Over the past few weeks, the Iraqi government did its best to convince Arab leaders that their personal security is assured should they attend the Arab summit in Baghdad. Despite tremendous efforts to prove this point, car bombs continued to rip through Iraqi cities and Al Qaida affiliates and local militias remained active. Political chaos and differences among Iraqi factions also made many Arab leaders turn down the invitation
Regardless, the mere holding of the summit in Baghdad yesterday is seen by many Iraqis as a signal of their reintegration into the Arab world. For Prime Minister Nouri Al Maliki it serves other objectives. It symbolises recognition by the entire Arab world, including those who opposed his rule for the past six years, of his leadership. The summit will also strengthen his hand vis-a-vis his political rivals. He has already been using security forces and the courts to target Sunni political rivals and consolidate his power.
The Arab summit will lend him badly needed legitimacy to continue with this policy. Iraq's chairmanship of the Arab summit for a year will also satisfy Al Maliki's lust for leadership. No wonder the Iraqi premier made every effort to ensure that the summit took place on time. To this end, he offered key concessions that would not have been made under different circumstances. He, for example, visited Kuwait and tried to solve political and financial disputes with his Gulf neighbour. To draw more support from the Gulf states, he tried to distance himself from the Syrian regime, abide by the Arab League resolutions on Syria and agreed to list the Syrian crisis on top of the Arab summit agenda.
Most analysts wonder however if Iraq would continue this rapprochement with the Gulf states after the summit. The biggest question mark is raised about his policy towards the Syrian crisis. Earlier this month, US and other intelligence officials charged that Iran was flying weapons to Syrian government forces through Iraqi airspace. The Al Maliki government did not deny the charge. Instead, Iraq's government spokesman, Ali Al Dabbagh, on March 17 said the country won't allow any other state to use its land or skies as a passage to ferry weapons to Syria. A day before Al Maliki stated that Iraq will ensure that all cargo passing over its skies for Syria is carrying humanitarian aid.
In fact, for domestic and regional reasons, Al Maliki might not be just able to make a genuine shift in his position on Syria. He needs the Syrian regime as much as the Syrian regime needs him. Al Maliki is fearful that a regime change in Damascus would embolden his Sunni opponents, who have openly expressed their support for the protest movement in Syria. Following the withdrawal of US troops last December, sectarian tension ran high in Iraq with sectarian-based secession tendencies reaching a tipping point. Al Maliki is already having trouble with his coalition partners who want to replace him or go for early elections.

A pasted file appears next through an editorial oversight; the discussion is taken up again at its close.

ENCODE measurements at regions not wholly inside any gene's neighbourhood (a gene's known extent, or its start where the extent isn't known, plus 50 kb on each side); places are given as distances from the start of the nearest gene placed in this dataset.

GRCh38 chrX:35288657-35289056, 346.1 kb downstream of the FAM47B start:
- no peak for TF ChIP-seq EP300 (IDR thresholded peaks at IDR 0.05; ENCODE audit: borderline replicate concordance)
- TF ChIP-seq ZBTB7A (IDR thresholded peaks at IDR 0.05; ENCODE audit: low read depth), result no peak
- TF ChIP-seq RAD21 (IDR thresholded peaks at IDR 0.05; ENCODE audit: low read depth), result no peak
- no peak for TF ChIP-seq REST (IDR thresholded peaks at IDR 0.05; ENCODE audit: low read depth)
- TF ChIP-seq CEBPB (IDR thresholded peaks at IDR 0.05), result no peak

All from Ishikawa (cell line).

Extradition from Syria
He believes that Syria could help neutralise some of his opponents. But that cannot come without a price. Having been strangled by Arab and European economic sanctions, Syria needs an economic partner that can cancel out the disastrous effects of the sanctions. An implicit quid pro quo agreement has hence been reached. According to this agreement, Iraq would extend an economic lifeline for Damascus in return for continued Syrian support for his rule.
There are already reports that Syria has turned in some of the former Iraqi regime's officials who had taken refuge in the country following the collapse of the Saddam Hussain regime. Al Maliki has for years been asking for their extradition but to no avail. Others have been asked to leave. The anti-Al Maliki TV station, Al Raai, which has been airing from a location nearby Damascus, has also been shut down. Last summer, Syria denied western reports that it had received billions of dollars in aid from the Al Maliki government to support its waning economy. Regardless of the authenticity of these reports, the Syrian daily, Al Watan, reported that Syrian exports to Iraq exceeded $20 million daily in December 2011, meaning that Iraq is taking the lion's share of Syria's overall industrial products.
Regionally, in the new alignment, which has been taking shape since the start of the Syrian protest movement, Damascus and Baghdad have found themselves in one camp. Both are strong allies of Tehran. They both suspect that the Gulf states, in coordination with Turkey, are attempting to bring them down. In fact, the two Arab neighbours constitute today the cornerstone of the Iran-led axis. For all these reasons, one is tempted to say that the concessions made by Al Maliki for the Arab summit in Baghdad is no more than a little ploy that will end when Arab representatives leave Baghdad.
Dr Marwan Kabalan is the Dean of the Faculty of International Relations and Diplomacy at the University of Kalamoon, Syria.